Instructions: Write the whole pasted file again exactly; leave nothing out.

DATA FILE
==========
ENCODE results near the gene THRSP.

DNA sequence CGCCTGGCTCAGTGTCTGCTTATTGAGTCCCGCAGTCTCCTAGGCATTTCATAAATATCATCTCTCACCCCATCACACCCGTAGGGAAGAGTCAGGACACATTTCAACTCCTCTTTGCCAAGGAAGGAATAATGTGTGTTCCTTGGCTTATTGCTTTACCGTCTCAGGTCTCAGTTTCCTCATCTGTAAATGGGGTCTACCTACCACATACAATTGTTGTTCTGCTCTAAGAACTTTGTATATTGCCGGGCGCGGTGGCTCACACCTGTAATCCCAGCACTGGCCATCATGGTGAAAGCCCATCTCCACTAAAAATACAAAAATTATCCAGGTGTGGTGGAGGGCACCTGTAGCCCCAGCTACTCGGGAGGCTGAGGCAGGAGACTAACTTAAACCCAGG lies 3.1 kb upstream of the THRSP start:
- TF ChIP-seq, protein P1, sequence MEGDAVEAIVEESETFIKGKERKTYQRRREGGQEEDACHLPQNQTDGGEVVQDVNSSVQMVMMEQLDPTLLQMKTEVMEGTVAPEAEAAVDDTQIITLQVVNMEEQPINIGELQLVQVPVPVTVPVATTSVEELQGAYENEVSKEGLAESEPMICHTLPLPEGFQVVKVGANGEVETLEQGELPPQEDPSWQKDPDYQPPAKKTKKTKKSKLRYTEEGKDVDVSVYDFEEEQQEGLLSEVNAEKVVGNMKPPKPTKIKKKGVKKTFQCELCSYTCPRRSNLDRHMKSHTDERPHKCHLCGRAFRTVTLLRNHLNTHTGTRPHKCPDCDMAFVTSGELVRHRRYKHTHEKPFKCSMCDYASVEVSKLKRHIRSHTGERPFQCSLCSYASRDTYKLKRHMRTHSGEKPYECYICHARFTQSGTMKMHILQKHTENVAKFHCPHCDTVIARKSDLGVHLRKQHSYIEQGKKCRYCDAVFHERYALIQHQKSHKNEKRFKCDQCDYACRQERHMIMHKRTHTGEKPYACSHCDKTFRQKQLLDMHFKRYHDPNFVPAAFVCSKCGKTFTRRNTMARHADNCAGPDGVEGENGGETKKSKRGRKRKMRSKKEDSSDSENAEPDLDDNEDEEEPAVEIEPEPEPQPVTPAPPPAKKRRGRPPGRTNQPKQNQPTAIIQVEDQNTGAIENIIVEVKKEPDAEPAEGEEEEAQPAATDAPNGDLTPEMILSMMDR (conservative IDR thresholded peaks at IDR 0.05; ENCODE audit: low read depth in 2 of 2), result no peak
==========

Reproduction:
ENCODE results near the gene THRSP.

DNA sequence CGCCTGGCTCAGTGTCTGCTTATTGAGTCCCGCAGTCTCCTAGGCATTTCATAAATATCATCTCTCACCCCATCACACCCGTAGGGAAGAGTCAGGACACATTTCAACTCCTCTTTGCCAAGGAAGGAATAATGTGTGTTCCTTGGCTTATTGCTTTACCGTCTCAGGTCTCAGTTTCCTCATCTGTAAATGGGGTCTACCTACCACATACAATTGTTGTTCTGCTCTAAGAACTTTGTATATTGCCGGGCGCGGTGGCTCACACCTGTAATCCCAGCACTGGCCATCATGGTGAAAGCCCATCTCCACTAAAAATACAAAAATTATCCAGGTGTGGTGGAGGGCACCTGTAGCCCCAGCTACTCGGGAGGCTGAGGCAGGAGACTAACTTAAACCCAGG lies 3.1 kb upstream of the THRSP start:
- TF ChIP-seq, protein P1, sequence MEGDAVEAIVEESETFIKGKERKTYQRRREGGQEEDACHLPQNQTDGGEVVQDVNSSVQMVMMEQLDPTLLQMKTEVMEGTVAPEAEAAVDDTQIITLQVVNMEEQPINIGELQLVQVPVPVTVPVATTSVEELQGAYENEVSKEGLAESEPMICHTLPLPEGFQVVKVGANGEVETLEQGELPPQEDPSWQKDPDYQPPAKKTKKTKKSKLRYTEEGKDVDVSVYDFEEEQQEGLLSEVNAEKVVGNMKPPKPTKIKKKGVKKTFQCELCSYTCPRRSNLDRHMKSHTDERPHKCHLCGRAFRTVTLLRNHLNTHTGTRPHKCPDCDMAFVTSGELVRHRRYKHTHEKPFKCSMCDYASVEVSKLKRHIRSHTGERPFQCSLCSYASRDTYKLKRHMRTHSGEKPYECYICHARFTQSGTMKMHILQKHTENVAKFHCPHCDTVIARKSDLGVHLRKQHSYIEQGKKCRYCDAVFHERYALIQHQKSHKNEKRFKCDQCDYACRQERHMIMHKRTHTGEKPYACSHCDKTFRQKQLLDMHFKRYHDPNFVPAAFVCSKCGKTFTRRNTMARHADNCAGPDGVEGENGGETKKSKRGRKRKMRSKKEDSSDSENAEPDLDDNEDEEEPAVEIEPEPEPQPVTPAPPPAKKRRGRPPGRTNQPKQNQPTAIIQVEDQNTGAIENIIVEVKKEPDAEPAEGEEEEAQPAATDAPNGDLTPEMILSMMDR (conservative IDR thresholded peaks at IDR 0.05; ENCODE audit: low read depth in 2 of 2), result no peak